and thus partly closed the hole which
had wrecked tho vessel. Then they
sent overboard tho forward dcckload
of chains, whirling and writhing In
springing deadly colls that ripped bul
warks With them, nnd would have cut
a man In two or carried Iilm down
which sent them sullenly from ono
thing to nnothcr, or bade them quit
and wait for the Inevitable end. hero
was the Inspiration of possible suc
cess which could make men stick to
pumps and buckets twenty-four hours
on a stretch, then take'a dash of grog
from the captain's noggin and go
ahead for another twelve.
LADY CONSTANCE MACKENZIE.
Lndy Constance Muukeiulc, who t now Uniting m this country. Is the
most noted womnn nthteto of England. Besides this, she Is 11 champion
swimmer, a beauty and an heiress. She Is n niece of the Duke of Sutherland
and sister ns well as heir presumptive of the Countess Cromnrtlo, whose
estates are Immensely rich. Lady Constance Is but twenty years of age.
RECENT NOTES" OF SCIENTIFIC INTEREST
I remember, once. I dreamed,
Whllo a mighty sickness held
I From thine eyes a promlso
j Sweetly smiling I beTielil thee.
I Then, again, upon the field,
j Where the cannons lioomcd
j around me,
Passed thou by me as I reeled;
For a moment I had found
,. Dut thou dld'st not then com-
'Twos not tlmo for tlieo to cnll J
! Then I saw within thy hand
',' That which Btralghtway did
i enthrall me.
J Thou wcr't very near mo then,
if And mine eyes beheld a won.
' , ,. i
- , i-utfl iuuijium-,1 my epnii. wueu ;,
i. Swift thou tore tho ell iikim- III
with them In a flash to tho uttermost
not to be borne. Ho nnd his depth. 'They even laughed at
Sudden was tho spirit's glance.
Quick tho glorious vision
'I Mortal pain dispelled the trance, )
j'l Agony sweet solace hanlnhod, j
.; Oncu while furies swept tin) sen,
Aloft upon a vessel flying. '.)
I Softly camo'st thou calling me ,!)
v, Sad It was to think of d)lng.
Jl Questioning, I met thy gaze,
jl Trembling lest t h ) finger
( beckoned i
X As a picture, former days,
J(- Passed before mo Bwlft, un
J L.J " -.- ..yXaMMk. ,. t4.d!W, i, :
! safer,, Jpr ... rJo "3lHR
i ww: ' sWaiwtTr7 -FFh i ' " iwxa
SffsLt sBT .vi. i sUJWn"Vv iv frS'Sw ,
wr. msr- . ,&wi Dh -imsz"
, 'HSUK2 aViiV- t Clk.r J". 1 V Jt V.Hj L.-"T"fr
i opv-Br j ft -sfc- hjf-jL, -.r i imFi. '.. x i i. i &. i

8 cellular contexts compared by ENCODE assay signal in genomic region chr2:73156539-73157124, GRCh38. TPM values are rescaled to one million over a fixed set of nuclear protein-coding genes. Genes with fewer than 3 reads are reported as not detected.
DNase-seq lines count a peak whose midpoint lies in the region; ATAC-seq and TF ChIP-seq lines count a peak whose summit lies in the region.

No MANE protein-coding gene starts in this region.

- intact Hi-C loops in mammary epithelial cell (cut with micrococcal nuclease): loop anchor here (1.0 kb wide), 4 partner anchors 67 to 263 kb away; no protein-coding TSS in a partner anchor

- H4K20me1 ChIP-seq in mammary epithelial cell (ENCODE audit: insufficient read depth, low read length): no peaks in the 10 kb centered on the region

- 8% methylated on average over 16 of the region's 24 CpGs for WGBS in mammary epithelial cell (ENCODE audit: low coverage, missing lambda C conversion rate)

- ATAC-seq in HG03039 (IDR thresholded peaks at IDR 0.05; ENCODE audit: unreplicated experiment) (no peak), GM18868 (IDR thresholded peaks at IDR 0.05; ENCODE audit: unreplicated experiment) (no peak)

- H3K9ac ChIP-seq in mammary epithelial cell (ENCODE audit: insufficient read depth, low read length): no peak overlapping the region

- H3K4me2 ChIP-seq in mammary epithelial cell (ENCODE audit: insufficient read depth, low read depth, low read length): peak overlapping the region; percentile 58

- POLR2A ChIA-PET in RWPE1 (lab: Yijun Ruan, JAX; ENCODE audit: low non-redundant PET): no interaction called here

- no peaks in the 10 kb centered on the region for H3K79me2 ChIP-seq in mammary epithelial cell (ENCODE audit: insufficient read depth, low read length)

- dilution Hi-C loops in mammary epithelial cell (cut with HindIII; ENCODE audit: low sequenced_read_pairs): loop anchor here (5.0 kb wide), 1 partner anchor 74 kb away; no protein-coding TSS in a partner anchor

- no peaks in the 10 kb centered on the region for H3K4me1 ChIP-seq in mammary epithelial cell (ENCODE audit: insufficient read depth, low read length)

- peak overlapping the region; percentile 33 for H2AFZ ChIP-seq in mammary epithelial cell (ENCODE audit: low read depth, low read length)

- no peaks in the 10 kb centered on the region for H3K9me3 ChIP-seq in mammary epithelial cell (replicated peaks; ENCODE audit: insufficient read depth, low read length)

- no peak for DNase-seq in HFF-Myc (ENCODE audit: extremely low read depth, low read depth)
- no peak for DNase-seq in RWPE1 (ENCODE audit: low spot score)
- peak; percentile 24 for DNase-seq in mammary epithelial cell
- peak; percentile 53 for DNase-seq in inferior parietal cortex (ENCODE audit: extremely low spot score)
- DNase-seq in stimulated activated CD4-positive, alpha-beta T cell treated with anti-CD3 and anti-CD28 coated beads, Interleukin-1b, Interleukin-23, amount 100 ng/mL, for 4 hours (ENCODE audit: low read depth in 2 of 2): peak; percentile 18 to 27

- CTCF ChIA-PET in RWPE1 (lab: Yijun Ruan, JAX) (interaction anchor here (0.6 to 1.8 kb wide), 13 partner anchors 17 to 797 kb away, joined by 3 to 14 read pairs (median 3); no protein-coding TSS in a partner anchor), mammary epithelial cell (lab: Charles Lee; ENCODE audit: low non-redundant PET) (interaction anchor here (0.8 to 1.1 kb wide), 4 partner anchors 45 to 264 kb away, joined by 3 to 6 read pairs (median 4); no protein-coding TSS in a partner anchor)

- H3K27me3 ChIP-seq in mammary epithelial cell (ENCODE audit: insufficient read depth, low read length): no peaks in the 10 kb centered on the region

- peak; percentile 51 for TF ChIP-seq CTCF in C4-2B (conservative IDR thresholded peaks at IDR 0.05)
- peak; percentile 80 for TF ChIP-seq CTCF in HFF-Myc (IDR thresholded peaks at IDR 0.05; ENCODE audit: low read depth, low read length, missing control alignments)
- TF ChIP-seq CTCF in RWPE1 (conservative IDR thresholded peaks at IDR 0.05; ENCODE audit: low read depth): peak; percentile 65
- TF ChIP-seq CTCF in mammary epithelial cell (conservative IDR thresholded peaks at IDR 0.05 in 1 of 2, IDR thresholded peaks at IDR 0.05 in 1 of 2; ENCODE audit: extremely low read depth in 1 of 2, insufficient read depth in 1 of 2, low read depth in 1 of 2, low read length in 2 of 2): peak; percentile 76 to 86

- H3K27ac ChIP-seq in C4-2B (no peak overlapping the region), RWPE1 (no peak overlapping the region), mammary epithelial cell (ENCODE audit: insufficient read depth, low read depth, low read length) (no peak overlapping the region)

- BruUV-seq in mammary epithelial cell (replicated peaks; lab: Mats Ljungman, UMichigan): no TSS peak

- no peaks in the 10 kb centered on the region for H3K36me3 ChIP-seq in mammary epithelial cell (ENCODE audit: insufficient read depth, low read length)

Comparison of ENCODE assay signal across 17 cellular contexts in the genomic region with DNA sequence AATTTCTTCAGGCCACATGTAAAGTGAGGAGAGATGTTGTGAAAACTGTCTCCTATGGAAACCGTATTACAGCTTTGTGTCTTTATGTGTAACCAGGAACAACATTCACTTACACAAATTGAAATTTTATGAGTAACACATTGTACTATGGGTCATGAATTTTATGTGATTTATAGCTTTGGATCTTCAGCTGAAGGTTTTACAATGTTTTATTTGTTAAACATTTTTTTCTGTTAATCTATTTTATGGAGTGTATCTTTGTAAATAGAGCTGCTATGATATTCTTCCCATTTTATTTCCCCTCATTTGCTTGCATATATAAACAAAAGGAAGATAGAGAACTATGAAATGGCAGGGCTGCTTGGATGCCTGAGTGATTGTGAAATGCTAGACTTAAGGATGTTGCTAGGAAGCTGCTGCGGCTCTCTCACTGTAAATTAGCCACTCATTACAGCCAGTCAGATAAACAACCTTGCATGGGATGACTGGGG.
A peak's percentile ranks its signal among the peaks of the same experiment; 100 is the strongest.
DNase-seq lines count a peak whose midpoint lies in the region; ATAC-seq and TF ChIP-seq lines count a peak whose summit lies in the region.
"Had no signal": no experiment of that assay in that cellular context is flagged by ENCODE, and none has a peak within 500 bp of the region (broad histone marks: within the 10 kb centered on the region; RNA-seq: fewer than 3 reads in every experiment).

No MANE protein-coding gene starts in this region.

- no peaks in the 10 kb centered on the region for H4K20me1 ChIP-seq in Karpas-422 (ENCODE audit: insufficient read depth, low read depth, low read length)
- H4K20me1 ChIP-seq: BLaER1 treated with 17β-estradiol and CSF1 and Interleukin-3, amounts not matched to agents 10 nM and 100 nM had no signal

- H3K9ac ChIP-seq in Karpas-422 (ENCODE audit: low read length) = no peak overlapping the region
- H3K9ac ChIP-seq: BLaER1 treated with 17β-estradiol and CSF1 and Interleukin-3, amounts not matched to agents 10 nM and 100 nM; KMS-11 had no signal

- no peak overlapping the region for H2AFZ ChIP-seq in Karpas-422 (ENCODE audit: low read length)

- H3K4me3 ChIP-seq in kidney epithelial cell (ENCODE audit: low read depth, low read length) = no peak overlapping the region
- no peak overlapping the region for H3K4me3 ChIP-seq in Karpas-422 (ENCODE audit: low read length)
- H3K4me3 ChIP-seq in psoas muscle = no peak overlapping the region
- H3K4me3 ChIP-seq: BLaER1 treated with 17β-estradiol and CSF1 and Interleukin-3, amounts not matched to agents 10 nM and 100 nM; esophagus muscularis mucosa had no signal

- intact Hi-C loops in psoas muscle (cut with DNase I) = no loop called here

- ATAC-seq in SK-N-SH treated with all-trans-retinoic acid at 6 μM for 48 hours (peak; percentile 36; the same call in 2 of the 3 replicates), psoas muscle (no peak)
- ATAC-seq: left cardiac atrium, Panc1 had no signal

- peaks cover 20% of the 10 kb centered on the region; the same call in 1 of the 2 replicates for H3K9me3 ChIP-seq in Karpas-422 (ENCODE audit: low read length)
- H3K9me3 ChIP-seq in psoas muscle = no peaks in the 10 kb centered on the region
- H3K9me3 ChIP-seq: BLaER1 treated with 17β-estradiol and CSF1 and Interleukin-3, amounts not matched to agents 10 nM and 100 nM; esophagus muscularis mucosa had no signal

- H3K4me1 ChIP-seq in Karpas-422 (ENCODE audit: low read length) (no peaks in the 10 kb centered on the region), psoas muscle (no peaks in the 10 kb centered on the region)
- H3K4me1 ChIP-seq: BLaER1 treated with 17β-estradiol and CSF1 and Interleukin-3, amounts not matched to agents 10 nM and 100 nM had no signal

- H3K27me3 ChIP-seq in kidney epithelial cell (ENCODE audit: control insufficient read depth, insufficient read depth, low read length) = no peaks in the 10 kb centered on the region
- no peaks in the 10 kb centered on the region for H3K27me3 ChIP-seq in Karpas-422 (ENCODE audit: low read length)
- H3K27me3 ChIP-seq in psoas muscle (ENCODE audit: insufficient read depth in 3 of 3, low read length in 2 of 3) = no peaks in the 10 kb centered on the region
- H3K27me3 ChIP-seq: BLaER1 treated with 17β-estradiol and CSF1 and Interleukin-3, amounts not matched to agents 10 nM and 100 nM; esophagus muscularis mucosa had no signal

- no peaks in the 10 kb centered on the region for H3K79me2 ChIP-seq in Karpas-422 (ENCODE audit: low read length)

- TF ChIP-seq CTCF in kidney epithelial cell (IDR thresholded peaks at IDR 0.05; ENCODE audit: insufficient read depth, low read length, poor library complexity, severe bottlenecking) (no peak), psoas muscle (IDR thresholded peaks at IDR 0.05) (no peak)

v tmm j,m$zimwi.?2 r-. . to .
! 7iKvr.4 .cAIf ..t;7f. .'&& . .-
r. 4'.tv'iw:h 5,riw;wartlT'5i' ifr
ij t -. y-ijrvc;jwwti!JKj;4A:t!ri.. atizx-j
King Edward recches 1000 letters
and 30,000 newspapers dally; the Ger
man Emperor, COO to TOO letters: tho
King of Italy, about 600; tho Queen
of Holland, 100 to 1C0. The Pope's
dally receipt of letters and papers
amounts to from 22,000 to 23.000, and
tin lenlllroH tlin efirvlnna nf thlrtv.flvn
Extra Oxygen for
Ilcforo going Into the water profes
sional divers take deep Inspirations
for ten minutes. The object Is said to
be to store up oxygen not In the lun;
cells, but In the blood corpuscles: This
renders a temporary suspension of tho
tho breathing posslblo by supplying
tho corpuscles with an extra quantity
of oxygen, to be exchanged chemically
with carbolic acid, produced by vital
process In the blood. Tills storing of
oxygen In the blood Is only necessary
when tho diver remains submerged
oor two minutes.
Experiments made at the Polytech
nic Institute of Worcester on tho co
efficient of expansion of Portland ce
ment show that, for temperatures be
tween 8 degrees and 7 degrees C, the
co efficient Is 0.000,0051 per degreo F
0.000.0081 per degreo C which Is
ery close 10 mo cu viuciem m
M. Hcdclln has discovered the re
mains of a mammoth associated with
palaeolithic remains of man nelrllrlg
noles In lower Provcnco. In ,a cave
under rocks) thcro were found four
rhlpped flint Implements associated
with a portion of tho molar of Elophas
prlnilgenlus, part of the frontnl bono
ot a human skull with the Jaw bone,
teeth, etc. Tho discovery comes to
fill a blank In the prehistoric records
Remarkable results havo been at
talued In the explorations at Abydos
dining tho paBt year. Tho consecu.
tlvo order of seventeen kings has been
established and tho foundations of
Egyptian history sottled on a firm ha
sIs.Tho historic character of King Me
ns ttas been demonstrated and a long
been fixed. The oxplorers havo seen
and handled tho gold, crystnl and Iv
ory with his namo and engraving and
oven tho kings preceding him are now
better known than half the Saxon
kings of England.
M. Stazzano has heretofore noted
sovcrnl facts going to show that tho
aurora borealls Is of terrestrial orig
in; that It Is Intimately connected
with phenomena classed as meteoro
logical; and now shows from statis
tics that low pressures of tho barome
ter aro tho sign of tho most direct
connection, auroras Increasing In fre
quency with low pressures. They act
not only to extend the auroral zono
which. In both hemispheres, follows
tho lino ol low polai pressure, but also
the period ot tho low pressures Influ
ences both tho diurnal and the month
ly period of tho aurora.
M, Ducretet, repeating tho experi
ments of nourbouzo, mado In 187G has
lately endeavored, with success, to
transmit human speech through ordi
nary telephones, using the earth as
the only conductor. Tho results nro
very Interesting, though difficult to
explain. One thing Is certain, says
!j Then a subtle, holy calm, ;(;
Ji- Comforted' and warmed my (
it belnir if
, And the storm's most mighty w
i psaim i'
". . . .. . . . v
I Crashed whllo dread and
doubt wero Hoeing
l'hoto by nurr Mclntoah, New York.
BEAUTIFUL DENVER WIDOW WHO HAS BECOME A "FL0R
Mrs. W. D. M. Sloens. widow of n wealthy Uciuer business man. In the
liilcst ndditlon to the ranks of the locly "I'lorodoni" girls. She recrnlly
deserted society for the stage nnd Is now u member of the fascinating sextet